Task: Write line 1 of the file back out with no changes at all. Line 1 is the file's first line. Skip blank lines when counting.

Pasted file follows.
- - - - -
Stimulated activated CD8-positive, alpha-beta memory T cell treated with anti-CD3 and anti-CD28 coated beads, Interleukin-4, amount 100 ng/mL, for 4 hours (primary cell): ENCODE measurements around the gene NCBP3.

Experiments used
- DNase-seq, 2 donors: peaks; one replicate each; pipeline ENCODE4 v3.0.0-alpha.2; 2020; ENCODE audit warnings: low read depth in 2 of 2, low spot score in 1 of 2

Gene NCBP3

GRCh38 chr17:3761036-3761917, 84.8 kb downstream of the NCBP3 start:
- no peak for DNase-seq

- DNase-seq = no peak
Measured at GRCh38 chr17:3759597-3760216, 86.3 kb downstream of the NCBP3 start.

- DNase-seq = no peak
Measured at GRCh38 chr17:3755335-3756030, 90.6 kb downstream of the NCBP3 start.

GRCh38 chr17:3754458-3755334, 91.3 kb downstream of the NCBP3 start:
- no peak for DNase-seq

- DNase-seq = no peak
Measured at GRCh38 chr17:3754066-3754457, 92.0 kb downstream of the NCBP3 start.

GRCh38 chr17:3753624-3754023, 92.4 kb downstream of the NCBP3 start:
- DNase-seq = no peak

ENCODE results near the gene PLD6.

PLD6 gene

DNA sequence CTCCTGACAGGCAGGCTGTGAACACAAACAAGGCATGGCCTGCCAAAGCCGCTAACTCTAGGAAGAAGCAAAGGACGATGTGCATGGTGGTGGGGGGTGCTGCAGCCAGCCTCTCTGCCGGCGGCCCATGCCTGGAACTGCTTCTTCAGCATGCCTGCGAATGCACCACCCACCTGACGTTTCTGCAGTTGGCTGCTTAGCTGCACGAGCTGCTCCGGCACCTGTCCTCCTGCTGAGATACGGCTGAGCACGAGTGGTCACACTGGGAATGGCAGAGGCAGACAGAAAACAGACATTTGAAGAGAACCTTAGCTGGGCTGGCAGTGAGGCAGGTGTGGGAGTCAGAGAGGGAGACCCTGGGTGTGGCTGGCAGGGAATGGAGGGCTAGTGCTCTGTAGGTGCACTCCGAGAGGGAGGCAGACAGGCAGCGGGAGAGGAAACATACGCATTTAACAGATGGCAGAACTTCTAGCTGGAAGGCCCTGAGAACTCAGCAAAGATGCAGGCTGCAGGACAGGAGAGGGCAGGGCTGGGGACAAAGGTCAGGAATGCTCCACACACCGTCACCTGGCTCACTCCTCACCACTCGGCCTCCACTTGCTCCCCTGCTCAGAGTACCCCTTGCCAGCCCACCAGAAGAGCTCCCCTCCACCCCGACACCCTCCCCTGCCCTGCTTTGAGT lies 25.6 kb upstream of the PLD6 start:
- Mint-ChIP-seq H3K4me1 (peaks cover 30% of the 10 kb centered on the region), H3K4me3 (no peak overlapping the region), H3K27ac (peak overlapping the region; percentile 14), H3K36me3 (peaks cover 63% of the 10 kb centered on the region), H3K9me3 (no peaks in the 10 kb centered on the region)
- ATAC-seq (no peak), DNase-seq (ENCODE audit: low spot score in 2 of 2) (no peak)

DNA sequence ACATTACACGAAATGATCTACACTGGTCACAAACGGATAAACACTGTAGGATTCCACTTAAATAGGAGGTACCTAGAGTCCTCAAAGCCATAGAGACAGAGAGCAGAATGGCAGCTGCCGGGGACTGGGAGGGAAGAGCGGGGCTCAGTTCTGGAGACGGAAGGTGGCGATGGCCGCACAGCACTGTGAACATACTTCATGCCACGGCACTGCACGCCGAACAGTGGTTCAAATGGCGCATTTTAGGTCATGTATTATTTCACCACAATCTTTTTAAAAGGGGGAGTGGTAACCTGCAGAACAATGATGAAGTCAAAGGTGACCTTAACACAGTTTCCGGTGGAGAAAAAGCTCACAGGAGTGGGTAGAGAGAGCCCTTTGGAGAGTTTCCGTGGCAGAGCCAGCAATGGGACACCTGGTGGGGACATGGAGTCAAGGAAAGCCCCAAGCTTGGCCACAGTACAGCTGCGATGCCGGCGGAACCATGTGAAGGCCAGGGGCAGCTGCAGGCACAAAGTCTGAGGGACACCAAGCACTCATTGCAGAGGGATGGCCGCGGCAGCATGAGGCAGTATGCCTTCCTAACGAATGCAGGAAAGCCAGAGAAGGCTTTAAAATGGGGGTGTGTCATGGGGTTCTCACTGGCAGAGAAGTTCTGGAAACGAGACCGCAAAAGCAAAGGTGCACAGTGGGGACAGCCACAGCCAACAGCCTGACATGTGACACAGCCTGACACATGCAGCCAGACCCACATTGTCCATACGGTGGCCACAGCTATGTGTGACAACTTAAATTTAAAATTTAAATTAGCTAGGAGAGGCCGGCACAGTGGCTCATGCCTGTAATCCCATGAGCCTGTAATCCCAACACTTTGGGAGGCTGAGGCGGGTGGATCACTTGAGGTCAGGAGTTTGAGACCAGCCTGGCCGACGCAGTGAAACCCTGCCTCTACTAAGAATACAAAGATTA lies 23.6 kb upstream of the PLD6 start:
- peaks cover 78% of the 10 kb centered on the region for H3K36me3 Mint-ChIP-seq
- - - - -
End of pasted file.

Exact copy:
Stimulated activated CD8-positive, alpha-beta memory T cell treated with anti-CD3 and anti-CD28 coated beads, Interleukin-4, amount 100 ng/mL, for 4 hours (primary cell): ENCODE measurements around the gene NCBP3.